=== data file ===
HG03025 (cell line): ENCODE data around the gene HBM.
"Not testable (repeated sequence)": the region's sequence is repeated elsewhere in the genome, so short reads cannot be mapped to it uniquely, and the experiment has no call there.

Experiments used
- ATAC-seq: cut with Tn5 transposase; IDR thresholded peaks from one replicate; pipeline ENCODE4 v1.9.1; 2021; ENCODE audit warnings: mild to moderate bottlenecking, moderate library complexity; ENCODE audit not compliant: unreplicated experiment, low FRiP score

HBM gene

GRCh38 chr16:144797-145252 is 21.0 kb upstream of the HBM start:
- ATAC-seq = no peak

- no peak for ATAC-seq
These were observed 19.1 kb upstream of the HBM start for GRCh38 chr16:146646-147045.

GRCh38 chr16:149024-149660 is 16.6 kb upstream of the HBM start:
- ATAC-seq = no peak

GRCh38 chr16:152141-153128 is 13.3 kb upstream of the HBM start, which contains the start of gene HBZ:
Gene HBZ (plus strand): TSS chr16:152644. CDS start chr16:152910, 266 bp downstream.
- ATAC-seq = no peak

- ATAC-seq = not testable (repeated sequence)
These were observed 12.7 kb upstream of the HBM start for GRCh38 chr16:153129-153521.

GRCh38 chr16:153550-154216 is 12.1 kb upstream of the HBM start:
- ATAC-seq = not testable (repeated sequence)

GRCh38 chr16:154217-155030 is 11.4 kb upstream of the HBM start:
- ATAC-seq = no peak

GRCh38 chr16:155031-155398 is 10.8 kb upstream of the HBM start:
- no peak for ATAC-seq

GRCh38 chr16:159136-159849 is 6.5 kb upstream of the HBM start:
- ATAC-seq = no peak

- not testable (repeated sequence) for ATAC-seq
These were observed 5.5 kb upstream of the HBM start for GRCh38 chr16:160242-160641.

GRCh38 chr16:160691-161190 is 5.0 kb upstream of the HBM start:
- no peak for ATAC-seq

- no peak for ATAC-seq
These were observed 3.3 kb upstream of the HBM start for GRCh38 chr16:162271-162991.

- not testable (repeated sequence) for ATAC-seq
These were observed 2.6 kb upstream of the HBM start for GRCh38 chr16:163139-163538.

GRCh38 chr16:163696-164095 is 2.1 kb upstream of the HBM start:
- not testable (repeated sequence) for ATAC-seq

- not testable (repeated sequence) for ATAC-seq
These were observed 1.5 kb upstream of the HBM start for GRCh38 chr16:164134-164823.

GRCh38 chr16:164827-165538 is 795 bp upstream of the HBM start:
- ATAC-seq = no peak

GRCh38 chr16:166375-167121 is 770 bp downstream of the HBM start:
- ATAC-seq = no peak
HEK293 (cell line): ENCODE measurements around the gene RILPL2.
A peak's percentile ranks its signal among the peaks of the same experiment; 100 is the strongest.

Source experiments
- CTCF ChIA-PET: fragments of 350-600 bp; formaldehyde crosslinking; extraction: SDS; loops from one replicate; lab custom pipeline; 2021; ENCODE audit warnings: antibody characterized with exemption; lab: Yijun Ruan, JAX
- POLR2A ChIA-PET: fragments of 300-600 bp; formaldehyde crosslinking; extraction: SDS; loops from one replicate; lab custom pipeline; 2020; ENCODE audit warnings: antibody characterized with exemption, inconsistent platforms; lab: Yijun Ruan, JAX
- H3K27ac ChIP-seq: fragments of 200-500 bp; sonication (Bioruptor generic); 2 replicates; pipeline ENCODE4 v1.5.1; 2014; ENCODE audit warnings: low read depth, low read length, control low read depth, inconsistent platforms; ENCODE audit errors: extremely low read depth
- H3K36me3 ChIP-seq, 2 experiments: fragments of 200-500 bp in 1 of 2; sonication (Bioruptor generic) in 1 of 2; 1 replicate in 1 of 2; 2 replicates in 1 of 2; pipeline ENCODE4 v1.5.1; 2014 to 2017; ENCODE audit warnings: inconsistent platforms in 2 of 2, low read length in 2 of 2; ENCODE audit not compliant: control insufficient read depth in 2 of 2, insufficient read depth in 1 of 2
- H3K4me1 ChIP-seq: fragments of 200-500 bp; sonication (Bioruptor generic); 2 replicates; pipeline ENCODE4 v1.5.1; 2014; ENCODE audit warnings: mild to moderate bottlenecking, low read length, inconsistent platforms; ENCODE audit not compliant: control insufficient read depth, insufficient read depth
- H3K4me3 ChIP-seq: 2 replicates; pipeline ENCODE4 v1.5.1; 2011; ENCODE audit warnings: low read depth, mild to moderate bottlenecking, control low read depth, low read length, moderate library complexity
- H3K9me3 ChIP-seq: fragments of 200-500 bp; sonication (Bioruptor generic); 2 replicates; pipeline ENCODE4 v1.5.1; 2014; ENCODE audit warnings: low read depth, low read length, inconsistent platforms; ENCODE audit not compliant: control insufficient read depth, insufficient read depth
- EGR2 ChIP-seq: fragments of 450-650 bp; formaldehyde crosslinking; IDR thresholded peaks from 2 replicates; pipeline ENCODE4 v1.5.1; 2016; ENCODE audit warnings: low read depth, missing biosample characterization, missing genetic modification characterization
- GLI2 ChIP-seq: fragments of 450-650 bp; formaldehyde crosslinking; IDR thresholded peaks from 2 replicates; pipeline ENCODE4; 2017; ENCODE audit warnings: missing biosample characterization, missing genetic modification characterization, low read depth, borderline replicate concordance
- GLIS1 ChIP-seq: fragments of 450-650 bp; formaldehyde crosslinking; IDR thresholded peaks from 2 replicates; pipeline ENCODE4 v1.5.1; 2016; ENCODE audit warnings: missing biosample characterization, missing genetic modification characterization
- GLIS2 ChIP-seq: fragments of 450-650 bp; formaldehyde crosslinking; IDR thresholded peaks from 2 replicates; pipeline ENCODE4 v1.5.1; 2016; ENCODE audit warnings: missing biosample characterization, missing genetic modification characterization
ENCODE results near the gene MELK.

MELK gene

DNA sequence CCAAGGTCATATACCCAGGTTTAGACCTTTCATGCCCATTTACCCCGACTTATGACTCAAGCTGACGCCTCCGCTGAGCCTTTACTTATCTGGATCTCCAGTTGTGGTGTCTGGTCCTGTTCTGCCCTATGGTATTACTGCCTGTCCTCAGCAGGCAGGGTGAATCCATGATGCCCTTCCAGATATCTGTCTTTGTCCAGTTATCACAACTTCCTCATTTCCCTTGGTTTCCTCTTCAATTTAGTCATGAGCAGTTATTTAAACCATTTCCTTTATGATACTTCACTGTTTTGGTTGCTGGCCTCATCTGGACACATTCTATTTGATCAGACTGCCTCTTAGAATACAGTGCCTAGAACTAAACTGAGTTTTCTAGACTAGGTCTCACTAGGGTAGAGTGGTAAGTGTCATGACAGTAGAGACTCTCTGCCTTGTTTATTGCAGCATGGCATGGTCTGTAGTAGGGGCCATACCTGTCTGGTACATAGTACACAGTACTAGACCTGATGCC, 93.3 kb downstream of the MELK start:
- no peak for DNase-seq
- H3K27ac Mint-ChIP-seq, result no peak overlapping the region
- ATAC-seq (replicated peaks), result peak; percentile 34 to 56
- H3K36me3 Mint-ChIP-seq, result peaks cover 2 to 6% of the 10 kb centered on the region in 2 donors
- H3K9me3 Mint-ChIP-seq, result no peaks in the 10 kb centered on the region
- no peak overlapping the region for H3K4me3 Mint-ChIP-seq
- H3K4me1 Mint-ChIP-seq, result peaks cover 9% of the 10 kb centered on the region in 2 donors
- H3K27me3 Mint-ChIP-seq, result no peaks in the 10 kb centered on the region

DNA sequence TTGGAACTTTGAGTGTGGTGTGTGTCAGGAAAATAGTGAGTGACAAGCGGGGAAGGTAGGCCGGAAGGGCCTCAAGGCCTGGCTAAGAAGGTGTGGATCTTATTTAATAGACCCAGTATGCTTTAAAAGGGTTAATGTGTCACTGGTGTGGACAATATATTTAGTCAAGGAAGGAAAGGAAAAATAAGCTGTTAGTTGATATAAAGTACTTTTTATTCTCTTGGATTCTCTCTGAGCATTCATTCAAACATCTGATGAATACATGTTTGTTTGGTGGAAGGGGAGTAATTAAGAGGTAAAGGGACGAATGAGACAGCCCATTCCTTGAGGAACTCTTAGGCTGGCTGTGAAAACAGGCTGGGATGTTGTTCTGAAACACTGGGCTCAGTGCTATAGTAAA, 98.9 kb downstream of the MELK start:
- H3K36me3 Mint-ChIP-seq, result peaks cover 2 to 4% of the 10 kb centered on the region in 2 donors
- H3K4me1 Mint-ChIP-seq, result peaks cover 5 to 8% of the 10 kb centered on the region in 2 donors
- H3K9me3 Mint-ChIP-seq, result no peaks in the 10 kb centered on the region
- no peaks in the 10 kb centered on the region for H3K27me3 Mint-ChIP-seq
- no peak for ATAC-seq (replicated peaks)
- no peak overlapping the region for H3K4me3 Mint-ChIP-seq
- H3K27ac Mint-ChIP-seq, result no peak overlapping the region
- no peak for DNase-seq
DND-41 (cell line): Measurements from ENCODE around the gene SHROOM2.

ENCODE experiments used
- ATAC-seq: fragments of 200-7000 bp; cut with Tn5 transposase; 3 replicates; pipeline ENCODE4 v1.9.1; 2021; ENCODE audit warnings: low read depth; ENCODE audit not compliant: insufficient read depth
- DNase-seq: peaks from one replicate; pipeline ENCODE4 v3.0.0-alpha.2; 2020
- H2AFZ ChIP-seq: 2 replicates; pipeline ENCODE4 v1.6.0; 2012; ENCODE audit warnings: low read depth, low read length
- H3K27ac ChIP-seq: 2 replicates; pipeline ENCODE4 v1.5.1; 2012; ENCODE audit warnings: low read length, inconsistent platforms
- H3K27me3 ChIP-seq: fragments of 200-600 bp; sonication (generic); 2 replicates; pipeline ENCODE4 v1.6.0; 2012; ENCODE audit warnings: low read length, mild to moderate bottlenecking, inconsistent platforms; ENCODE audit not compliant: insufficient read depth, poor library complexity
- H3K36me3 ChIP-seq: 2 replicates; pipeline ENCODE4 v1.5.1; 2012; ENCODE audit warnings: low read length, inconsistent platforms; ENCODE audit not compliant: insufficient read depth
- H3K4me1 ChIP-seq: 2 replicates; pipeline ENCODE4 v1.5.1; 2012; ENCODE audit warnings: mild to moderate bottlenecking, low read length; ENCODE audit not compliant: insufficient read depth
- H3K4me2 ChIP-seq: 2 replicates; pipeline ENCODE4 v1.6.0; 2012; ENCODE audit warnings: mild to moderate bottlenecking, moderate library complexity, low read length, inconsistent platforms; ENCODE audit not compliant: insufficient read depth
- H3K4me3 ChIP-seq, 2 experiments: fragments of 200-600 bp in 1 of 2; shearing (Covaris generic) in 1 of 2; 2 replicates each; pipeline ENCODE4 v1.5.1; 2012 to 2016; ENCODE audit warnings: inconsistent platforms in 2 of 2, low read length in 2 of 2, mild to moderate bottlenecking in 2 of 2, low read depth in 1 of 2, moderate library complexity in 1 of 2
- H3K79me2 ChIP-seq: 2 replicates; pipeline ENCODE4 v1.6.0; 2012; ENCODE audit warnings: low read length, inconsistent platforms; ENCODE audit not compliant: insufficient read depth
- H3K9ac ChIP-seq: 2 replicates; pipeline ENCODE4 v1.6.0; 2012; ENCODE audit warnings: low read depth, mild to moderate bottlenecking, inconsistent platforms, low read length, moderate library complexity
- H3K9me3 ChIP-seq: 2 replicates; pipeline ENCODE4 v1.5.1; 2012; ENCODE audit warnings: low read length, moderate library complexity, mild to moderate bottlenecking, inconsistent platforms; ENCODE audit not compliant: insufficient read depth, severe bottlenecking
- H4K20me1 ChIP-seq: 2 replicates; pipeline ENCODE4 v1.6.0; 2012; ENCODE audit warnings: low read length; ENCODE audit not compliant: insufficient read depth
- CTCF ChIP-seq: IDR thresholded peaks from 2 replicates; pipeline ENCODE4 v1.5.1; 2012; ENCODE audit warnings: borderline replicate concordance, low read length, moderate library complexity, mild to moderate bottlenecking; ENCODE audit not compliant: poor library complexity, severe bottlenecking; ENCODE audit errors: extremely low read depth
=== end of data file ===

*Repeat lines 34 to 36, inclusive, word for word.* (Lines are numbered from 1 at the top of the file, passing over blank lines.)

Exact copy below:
- not testable (repeated sequence) for ATAC-seq

- not testable (repeated sequence) for ATAC-seq
These were observed 1.5 kb upstream of the HBM start for GRCh38 chr16:164134-164823.